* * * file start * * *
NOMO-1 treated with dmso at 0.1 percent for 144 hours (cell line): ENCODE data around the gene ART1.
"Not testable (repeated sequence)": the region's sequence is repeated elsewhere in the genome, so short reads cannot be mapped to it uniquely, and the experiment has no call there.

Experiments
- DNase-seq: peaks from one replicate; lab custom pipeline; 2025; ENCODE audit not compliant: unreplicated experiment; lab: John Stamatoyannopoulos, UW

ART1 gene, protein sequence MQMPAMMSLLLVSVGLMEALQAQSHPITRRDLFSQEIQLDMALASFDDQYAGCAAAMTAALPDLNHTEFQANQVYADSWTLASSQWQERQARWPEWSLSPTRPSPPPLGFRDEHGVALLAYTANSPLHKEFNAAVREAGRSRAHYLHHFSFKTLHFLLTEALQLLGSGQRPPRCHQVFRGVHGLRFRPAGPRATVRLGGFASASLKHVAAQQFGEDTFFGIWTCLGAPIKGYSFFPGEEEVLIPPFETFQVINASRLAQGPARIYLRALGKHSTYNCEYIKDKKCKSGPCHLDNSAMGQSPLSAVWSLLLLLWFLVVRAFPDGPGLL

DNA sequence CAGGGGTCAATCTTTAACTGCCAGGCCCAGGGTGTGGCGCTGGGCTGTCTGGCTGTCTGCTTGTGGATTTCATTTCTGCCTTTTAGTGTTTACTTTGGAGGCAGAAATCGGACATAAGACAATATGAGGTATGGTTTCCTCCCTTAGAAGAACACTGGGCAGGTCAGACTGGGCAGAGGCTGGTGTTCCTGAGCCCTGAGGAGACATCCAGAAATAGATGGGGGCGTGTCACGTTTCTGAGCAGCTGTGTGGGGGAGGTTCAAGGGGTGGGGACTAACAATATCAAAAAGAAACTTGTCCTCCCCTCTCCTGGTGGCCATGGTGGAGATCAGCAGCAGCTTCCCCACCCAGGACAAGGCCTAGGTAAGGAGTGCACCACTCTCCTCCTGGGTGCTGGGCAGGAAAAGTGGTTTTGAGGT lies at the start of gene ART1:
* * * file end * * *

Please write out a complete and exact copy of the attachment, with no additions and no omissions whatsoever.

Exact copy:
NOMO-1 treated with dmso at 0.1 percent for 144 hours (cell line): ENCODE data around the gene ART1.
"Not testable (repeated sequence)": the region's sequence is repeated elsewhere in the genome, so short reads cannot be mapped to it uniquely, and the experiment has no call there.

Experiments
- DNase-seq: peaks from one replicate; lab custom pipeline; 2025; ENCODE audit not compliant: unreplicated experiment; lab: John Stamatoyannopoulos, UW

ART1 gene, protein sequence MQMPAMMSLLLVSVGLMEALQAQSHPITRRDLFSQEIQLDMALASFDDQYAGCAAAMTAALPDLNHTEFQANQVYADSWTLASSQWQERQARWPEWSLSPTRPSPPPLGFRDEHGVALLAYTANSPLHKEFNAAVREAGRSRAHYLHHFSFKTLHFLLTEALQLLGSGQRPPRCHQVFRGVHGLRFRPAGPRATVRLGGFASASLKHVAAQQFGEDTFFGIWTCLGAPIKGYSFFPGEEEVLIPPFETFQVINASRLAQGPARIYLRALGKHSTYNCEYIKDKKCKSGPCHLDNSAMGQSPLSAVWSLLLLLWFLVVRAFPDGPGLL

DNA sequence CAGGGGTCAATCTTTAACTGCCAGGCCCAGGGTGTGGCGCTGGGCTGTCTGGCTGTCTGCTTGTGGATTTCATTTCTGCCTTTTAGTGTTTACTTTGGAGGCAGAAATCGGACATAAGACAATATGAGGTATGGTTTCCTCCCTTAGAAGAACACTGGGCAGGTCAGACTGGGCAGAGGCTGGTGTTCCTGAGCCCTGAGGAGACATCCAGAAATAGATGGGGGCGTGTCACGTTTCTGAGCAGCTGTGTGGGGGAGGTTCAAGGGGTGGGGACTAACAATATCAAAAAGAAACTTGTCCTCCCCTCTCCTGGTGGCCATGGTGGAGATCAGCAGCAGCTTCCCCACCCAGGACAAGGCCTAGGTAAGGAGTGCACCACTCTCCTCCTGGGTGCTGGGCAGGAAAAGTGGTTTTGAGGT lies at the start of gene ART1: